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‘An attractive investment destination of global standards’

The Sultanate of Oman is taking on a more proactive role managing supply and demand of energy, all while cultivating new industries in an effort to promote economic diversity. What trends among HVACR consumers have emerged as a result? Hannah Jo Uy has the story…

| | Oct 10, 2018 | 4:57 pm
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Shaikh Raid Bin Abdullah Al Araimi

The Sultanate of Oman has been on a steady path towards economic diversification, effectively pushing a number of industries into the spotlight. Shaikh Raid Bin Abdullah Al Araimi, Vice Chairman, Al Raid Group, an Oman-based developer, cites tourism, light industries, fisheries, agriculture and mining as key sectors in the government’s focus. As a result, Al Araimi says, these sectors are witnessing an inflow of foreign direct and indirect investments, which can be attributed to a number of factors, namely, “Oman’s political stability and business environment, flexible laws and regulations and state-of-the-art port services and logistics that make it an attractive investment
destination of global standards”.

Geeju Paul

Geeju Paul, General Manager – Air Conditioning Division, Muscat Electronics, holds a similar view with regard to tourism, citing it as a segment where the company has also seen strong growth. Additionally, Paul says, the investment in retail segment is expanding, with a number of luxury shopping malls cropping up. Al Araimi provides Al Raid’s Al Araimi Walk, as an example. Scheduled to be completed in 2020, Al Araimi Walk sits on 140,000 square metres of leasing space and is set to host a number of restaurants, retail stores and entertainment facilities. Its strategic location, Al Arami says, allows it to remain accessible to people from Batinah region, as well from interior regions of Oman. The company shares a projected footfall of 10 million.

Ahmed Al-Mazrouy

In addition to an expanding retail sector, Ahmed Al-Mazrouy, CEO, Al Majis Industries, says that there has been a noticeable uptake in real estate projects at major cities, such as Muscat, Salalah and Sohar. Claudia Massei, CEO, Siemens Oman, weighs in, saying, aside from hotels, shopping malls and industrial facilities, the healthcare sector is booming. Paul seconds this, saying there are a growing number of private hospitals in the pipeline.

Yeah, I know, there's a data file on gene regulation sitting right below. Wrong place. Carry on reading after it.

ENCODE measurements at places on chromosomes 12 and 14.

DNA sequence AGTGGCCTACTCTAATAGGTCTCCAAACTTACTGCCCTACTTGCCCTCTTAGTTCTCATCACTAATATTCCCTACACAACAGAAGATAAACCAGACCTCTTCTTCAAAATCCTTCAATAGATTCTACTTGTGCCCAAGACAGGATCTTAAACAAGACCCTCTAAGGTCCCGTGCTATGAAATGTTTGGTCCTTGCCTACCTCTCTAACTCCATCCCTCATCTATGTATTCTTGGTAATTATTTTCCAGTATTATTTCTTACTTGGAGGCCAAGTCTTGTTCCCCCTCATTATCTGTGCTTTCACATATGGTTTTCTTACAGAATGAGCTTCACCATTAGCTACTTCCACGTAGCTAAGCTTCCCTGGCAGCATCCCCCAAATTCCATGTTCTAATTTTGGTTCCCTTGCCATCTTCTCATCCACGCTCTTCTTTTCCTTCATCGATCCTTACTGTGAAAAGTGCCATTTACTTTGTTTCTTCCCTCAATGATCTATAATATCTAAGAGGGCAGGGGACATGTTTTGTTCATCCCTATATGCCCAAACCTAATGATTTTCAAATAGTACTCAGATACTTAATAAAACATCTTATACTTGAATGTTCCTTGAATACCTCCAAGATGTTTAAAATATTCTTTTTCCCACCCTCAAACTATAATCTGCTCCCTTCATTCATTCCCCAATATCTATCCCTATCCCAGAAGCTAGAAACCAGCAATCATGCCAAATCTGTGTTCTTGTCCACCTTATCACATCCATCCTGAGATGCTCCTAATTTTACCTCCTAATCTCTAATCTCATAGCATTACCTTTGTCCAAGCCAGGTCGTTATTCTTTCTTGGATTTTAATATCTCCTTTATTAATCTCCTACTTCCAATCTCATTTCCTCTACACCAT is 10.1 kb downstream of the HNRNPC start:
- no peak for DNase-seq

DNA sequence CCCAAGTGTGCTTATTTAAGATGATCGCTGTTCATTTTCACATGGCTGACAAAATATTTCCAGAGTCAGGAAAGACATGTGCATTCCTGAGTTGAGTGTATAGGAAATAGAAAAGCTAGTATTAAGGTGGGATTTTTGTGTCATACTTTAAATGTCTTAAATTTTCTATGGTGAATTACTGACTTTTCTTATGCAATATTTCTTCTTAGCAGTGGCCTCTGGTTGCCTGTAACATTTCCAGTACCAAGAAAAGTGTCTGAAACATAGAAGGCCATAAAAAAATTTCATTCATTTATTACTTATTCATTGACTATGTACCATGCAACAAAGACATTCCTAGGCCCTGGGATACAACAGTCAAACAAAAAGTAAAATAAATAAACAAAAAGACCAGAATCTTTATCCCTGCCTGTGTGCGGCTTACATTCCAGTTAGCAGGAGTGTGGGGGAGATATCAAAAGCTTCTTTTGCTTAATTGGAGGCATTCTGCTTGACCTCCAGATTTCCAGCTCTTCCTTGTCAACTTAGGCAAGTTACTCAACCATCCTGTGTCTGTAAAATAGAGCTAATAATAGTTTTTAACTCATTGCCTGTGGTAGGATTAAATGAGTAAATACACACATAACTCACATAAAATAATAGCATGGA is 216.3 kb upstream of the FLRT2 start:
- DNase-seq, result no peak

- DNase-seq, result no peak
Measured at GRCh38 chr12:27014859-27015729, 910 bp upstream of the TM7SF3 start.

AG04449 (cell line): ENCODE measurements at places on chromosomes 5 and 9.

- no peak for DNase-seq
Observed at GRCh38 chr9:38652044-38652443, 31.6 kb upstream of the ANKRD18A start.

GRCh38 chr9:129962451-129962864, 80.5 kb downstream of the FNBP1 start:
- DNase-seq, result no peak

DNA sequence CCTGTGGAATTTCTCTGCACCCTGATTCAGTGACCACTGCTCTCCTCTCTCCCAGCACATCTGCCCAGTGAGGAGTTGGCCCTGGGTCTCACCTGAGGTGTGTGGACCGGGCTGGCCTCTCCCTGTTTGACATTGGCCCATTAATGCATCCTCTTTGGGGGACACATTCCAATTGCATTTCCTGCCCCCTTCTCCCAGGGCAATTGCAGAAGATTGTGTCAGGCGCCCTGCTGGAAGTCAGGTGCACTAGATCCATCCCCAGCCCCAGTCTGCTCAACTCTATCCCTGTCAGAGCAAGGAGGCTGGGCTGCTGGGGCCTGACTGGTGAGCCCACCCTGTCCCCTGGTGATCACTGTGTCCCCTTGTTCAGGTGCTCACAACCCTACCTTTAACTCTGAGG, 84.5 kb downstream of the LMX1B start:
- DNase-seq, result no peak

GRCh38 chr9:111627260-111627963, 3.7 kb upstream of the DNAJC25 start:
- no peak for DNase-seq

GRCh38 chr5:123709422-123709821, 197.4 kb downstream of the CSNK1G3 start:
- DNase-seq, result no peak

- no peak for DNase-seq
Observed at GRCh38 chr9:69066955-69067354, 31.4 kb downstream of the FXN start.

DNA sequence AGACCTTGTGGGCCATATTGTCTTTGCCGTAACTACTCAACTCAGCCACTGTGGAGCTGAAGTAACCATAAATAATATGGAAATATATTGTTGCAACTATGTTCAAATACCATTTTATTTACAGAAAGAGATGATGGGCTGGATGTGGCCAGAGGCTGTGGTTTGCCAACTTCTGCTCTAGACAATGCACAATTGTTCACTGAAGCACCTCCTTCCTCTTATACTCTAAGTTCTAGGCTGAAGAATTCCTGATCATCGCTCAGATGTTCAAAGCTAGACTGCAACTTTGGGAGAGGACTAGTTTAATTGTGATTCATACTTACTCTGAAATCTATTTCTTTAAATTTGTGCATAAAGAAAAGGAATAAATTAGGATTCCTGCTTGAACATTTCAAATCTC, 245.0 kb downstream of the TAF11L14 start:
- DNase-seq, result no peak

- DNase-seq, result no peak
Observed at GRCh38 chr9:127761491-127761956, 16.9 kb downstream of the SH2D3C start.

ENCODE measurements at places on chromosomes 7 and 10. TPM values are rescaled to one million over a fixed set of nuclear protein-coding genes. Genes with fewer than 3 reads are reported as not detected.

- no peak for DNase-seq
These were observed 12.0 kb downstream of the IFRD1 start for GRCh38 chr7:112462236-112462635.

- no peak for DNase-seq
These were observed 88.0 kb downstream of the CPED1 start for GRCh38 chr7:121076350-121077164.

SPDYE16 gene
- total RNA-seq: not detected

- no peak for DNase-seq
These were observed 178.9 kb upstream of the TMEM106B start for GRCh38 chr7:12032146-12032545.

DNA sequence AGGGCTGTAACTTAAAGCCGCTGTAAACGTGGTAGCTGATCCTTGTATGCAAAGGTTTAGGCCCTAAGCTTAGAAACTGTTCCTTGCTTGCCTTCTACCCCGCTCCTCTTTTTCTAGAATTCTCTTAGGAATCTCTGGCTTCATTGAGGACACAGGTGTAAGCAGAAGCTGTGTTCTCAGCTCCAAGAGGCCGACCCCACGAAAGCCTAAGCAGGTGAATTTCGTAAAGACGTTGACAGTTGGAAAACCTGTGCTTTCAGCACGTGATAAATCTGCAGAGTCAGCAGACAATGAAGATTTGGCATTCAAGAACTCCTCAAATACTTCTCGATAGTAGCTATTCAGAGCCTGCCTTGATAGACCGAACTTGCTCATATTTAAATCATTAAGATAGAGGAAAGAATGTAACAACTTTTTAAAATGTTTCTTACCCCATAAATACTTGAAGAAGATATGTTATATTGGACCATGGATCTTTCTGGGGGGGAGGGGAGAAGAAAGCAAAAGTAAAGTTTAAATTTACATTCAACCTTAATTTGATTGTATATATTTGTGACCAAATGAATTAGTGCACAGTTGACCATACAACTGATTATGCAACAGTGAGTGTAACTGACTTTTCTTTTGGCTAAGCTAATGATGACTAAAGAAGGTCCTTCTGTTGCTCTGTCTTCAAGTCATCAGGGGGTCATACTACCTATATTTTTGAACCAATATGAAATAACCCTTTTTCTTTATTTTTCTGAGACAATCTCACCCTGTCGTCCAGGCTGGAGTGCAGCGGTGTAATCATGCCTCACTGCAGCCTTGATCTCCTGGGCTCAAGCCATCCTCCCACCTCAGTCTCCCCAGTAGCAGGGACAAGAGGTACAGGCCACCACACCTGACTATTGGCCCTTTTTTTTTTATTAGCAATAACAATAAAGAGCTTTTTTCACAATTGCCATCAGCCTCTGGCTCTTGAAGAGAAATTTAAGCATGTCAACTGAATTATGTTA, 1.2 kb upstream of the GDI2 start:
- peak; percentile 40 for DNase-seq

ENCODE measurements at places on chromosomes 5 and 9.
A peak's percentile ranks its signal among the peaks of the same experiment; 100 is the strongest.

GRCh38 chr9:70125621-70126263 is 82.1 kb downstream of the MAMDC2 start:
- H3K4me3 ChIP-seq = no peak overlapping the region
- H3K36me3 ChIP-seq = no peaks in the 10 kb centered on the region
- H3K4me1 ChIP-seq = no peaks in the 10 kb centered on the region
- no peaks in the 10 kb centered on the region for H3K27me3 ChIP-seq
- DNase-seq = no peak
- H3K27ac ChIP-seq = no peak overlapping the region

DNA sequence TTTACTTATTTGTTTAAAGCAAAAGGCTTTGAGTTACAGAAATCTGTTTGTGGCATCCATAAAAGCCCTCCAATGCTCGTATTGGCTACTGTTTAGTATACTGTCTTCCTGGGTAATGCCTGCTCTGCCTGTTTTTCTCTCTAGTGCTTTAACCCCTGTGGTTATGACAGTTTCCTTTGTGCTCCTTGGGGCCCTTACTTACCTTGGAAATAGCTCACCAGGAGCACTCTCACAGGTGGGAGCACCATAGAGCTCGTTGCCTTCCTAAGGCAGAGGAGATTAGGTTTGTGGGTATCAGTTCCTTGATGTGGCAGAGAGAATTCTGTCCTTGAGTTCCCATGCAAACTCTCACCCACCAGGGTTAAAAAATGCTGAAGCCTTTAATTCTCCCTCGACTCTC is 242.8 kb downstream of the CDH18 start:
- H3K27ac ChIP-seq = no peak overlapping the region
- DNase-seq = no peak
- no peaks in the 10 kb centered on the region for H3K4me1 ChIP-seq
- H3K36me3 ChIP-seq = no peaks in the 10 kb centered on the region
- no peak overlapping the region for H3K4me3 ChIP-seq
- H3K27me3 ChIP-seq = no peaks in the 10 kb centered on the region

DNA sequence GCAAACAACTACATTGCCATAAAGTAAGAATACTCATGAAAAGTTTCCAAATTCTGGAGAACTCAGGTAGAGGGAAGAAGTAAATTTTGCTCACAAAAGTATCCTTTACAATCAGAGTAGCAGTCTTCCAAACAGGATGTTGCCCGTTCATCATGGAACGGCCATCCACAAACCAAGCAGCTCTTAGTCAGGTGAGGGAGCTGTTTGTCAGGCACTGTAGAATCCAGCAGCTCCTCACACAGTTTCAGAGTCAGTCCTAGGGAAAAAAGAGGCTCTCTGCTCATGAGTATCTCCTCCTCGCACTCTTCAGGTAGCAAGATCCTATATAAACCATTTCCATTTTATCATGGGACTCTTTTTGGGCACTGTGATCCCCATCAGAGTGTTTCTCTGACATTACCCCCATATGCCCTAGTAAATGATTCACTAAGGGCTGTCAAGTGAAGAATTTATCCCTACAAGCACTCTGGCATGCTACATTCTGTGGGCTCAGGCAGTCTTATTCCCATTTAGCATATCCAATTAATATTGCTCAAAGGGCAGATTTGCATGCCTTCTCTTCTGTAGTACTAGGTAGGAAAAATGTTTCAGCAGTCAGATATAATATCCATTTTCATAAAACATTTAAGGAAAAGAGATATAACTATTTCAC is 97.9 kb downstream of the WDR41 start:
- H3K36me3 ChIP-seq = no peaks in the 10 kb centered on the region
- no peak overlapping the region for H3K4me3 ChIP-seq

Sliding Up the chord
In view of such trends, Paul says that projects are steadily picking up in the Sultanate, describing the contracting and tenders segment within the country to be at a “stable scenario”. This spells good news for the HVACR sector, Paul stresses, as relevant products towards the end of projects, are “sliding up the chord”.

Al Araimi, in discussing HVACR requirements of recent and upcoming projects, says the company recognises the importance of proper cooling and ventilation systems for the comfort and satisfaction of customers, especially in view of the luxury developments under its portfolio. “Ideally, the temperature must be 22.5 degrees C, with a minimum of fresh air [changes] of 18%,” he says. “However, anything under 100% is always ideal with dispersed fragrant spritzers to distribute and refresh senses. Apart from these, energy-efficient HVAC systems are extremely important. The best of water-cooling systems that use centrifugal technology and environmentally-friendly refrigerants must be chosen, as well.” Currently, the developer is working closely with the District Cooling company, Tabreed Oman, for its projects, particularly with regard to Al Araimi Walk. Al Araimi says that water-cooled chiller systems for the project were developed in partnership with Tabreed Oman, who will also make the capital investment, undertake the implementation and manage operations for a two-year period. “A District Cooling company always provides 24-hour maintenance service, with highly specialised teams, stocks and spare parts, to minimise its initial investment,” he says. “This will ensure cooling services are provided year-round without disruptions. Furthermore, an HVAC package will be tendered and a capable, experienced contractor will be selected at a later stage to implement the design intents.”

While comfort and reliability are vital, especially in the move to be a hub for luxury projects, energy efficiency is also emerging as a strong requirement among consumers. Paul says this is a natural reaction following the withdrawal of government subsidies in both private and commercial segments.